In McCormick & Co. v. Ryder Integrated Logistics, Inc., No. JKB-22-0115 (D. Md. March 08, 2023), Maryland District Judge James K. Bredar overruled McCormick’s objections to a magistrate judge’s ruling which determined that document review was required by the ESI Protocol agreed to by the parties and rejected McCormick’s argument that the costs associated with such manual review was not proportional to the case.
In this case involving claims relating to breach of contract where complaints by each party were consolidated for discovery purposes, the parties agreed to an ESI Protocol. The ESI Protocol provided, under a subsection titled “No Presumption of Responsiveness,” that “a party’s obligation to conduct a reasonable search for documents in response to discovery requests shall be deemed to be satisfied by reviewing documents that are captured by utilizing the methodology provided for in this Protocol” and that “[t]he fact that a document is captured by a search pursuant to this protocol does not mean that such document is responsive to a discovery request or otherwise relevant to this litigation and Parties may exclude such nonresponsive documents from production.”
Subsequently, McCormick learned that, despite the issuance of a litigation hold, custodial files for “a key custodian and witness” were deleted when she left McCormick’s employment. McCormick gathered ESI for six additional custodians to ensure that her communications with Blasingame would be captured, and searched her name across McCormick’s ESI, which resulted in a significant increase in the number of potentially relevant documents (20,398, which was “approximately 30%” of the 67,839 documents with families McCormick identified.
The parties disagreed as to whether they were required to manually review these documents for relevance prior to production, or whether they could produce those documents without a document-by-document review. Therefore, McCormick filed a motion seeking for the Court to: (1) enter the parties’ ESI Protocol as an order of the Court and (2) declare that the ESI Protocol did not require that the parties conduct a manual review of documents identified through the use of search terms. Ryder opposed this motion to the extent that it sought a declaration from the Court that the ESI Protocol did not require a manual review of documents.
Magistrate Judge A. David Copperthite granted the motion to the extent that it sought that the ESI Protocol be entered as an order of the Court, but denied the motion to the extent that it sought a declaration that the ESI Protocol did not require a manual review of the documents, finding that document review was required. He also rejected McCormick’s argument that the costs associated with such manual review—which McCormick estimated at $240,000 for a disputed amount of no more than $4 million—was not proportional to the case.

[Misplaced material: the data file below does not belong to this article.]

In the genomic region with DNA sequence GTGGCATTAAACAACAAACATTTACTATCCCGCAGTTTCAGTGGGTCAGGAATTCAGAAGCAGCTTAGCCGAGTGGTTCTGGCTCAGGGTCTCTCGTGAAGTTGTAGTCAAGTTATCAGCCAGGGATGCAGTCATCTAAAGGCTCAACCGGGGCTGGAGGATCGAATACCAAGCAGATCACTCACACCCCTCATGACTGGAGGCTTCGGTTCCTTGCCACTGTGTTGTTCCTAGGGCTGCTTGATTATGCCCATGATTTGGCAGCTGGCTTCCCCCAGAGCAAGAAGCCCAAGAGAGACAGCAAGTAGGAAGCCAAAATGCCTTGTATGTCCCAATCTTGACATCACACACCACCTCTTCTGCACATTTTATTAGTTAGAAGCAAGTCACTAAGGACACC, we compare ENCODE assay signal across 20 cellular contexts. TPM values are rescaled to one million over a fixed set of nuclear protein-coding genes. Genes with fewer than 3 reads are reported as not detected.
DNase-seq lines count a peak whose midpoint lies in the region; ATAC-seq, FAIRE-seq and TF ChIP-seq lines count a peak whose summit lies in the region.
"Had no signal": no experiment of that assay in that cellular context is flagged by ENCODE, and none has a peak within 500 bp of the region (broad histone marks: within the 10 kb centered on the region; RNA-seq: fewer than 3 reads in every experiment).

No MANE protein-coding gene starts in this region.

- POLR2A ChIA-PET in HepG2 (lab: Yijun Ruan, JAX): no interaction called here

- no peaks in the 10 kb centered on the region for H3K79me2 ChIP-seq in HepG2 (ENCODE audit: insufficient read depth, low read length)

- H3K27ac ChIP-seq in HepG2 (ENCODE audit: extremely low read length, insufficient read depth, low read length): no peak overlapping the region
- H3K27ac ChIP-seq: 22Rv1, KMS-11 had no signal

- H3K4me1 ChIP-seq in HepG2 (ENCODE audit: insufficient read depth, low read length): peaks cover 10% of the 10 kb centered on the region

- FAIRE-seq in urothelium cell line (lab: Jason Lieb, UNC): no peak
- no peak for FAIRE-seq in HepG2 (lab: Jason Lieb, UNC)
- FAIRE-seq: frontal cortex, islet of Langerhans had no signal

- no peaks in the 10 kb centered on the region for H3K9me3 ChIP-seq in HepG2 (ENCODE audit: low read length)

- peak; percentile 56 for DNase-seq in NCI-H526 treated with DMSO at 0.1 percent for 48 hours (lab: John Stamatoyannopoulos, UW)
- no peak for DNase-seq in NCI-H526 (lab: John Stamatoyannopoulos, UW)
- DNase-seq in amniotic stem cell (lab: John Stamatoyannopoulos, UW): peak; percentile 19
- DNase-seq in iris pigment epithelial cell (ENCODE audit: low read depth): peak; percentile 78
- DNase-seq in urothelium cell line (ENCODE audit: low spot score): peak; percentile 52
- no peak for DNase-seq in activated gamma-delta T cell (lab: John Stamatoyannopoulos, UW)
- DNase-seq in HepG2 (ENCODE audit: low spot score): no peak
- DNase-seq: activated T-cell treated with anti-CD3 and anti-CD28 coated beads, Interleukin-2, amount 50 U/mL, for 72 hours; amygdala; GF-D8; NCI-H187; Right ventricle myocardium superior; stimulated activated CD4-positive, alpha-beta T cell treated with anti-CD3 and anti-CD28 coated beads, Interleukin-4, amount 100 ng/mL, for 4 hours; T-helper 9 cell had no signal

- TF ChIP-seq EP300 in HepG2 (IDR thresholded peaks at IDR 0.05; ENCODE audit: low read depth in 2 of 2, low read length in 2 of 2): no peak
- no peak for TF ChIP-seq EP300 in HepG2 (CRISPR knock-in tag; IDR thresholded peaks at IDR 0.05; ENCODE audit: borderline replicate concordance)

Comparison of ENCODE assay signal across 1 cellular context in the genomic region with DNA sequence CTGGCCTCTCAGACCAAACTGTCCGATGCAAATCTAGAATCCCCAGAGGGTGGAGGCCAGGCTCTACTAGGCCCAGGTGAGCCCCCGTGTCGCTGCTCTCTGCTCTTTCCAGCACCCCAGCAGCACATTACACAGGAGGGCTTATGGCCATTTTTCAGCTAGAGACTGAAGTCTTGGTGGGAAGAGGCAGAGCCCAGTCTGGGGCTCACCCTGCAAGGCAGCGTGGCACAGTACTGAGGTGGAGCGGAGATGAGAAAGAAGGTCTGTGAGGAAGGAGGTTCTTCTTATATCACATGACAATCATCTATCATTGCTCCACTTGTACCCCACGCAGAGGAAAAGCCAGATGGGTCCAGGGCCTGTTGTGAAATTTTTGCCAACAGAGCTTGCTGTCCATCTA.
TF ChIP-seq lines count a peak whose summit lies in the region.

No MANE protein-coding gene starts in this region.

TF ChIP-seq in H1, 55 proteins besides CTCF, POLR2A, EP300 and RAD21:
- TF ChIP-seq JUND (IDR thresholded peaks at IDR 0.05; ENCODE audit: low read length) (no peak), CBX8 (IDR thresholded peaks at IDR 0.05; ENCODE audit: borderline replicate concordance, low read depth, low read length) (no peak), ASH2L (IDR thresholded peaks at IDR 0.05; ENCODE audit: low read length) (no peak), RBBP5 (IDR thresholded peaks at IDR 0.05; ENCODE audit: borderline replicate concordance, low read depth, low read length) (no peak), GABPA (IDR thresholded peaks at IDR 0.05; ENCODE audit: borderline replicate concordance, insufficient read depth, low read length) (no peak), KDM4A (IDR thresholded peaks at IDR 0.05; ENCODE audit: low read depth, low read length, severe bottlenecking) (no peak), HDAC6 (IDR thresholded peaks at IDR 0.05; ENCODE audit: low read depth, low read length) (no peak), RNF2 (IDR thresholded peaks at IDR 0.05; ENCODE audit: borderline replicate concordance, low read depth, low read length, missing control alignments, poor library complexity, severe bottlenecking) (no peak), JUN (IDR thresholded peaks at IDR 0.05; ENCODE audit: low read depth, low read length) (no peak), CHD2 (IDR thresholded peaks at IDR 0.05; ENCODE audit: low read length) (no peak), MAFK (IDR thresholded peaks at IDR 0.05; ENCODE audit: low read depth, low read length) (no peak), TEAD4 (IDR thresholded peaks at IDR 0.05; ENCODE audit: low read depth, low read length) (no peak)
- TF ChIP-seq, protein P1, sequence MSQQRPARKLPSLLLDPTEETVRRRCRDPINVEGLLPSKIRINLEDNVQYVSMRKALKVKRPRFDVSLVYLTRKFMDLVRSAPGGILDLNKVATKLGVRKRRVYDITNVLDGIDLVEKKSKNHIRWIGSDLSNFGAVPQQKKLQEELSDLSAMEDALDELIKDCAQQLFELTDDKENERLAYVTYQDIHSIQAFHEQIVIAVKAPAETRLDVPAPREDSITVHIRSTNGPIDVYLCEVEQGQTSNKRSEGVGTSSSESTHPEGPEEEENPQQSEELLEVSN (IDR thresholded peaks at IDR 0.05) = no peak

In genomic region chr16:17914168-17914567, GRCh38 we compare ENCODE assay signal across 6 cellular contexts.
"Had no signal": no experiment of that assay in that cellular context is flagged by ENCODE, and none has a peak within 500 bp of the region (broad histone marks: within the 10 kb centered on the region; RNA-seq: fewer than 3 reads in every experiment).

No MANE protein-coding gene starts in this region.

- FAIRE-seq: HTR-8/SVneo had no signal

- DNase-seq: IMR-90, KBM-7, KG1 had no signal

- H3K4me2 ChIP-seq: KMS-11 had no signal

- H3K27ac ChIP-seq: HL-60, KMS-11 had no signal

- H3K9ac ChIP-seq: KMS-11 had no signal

Judge Bredar stated: “Under the clearly erroneous standard,… the court is only required to determine whether the magistrate judge’s findings are reasonable and supported by the evidence.” Continuing, he stated: “McCormick incorrectly states that the ESI Protocol ‘provide[s] only that a producing party ‘may’ take the opportunity to review documents ‘that are captured utilizing the methodology provided for in this Protocol[.]’ ‘…McCormick also states that the Discovery Order ‘ignores the plain language to the effect that a party’s obligation to search for responsive documents ‘shall be deemed to be satisfied’ once the party has applied the search terms to its store of ESI.’…In both of these instances, McCormick omits a crucial portion of the ESI Protocol, which provides that ‘a party’s obligation to conduct a reasonable search for documents in response to discovery requests shall be deemed to be satisfied by reviewing documents that are captured by utilizing the methodology provided for in this Protocol.’”
In upholding the ruling that document review was required by the ESI Protocol and that the Discovery Order doesn’t contravene the six proportionality factors set forth in Federal Rule of Civil Procedure 26(b), Judge Bredar stated: “McCormick is mistaken. While the Discovery Order did not march through each of these standards, it clearly took them into account, finding that that the costs of the review were proportional to the needs of the case…The Court also notes that this conclusion is particularly appropriate where, as here, there appears to be a large volume of potentially responsive documents due to an error by McCormick whereby the documents of a key custodian were deleted despite a litigation hold. Further—and again—the parties agreed to this review by the plain language of the ESI Protocol.”
So, what do you think? Do you agree that document review was required by the ESI Protocol? Would it have been without one? Please share any comments you might have or if you’d like to know more about a particular topic.
Case opinion link courtesy of eDiscovery Assistant, an Affinity partner of eDiscovery Today.
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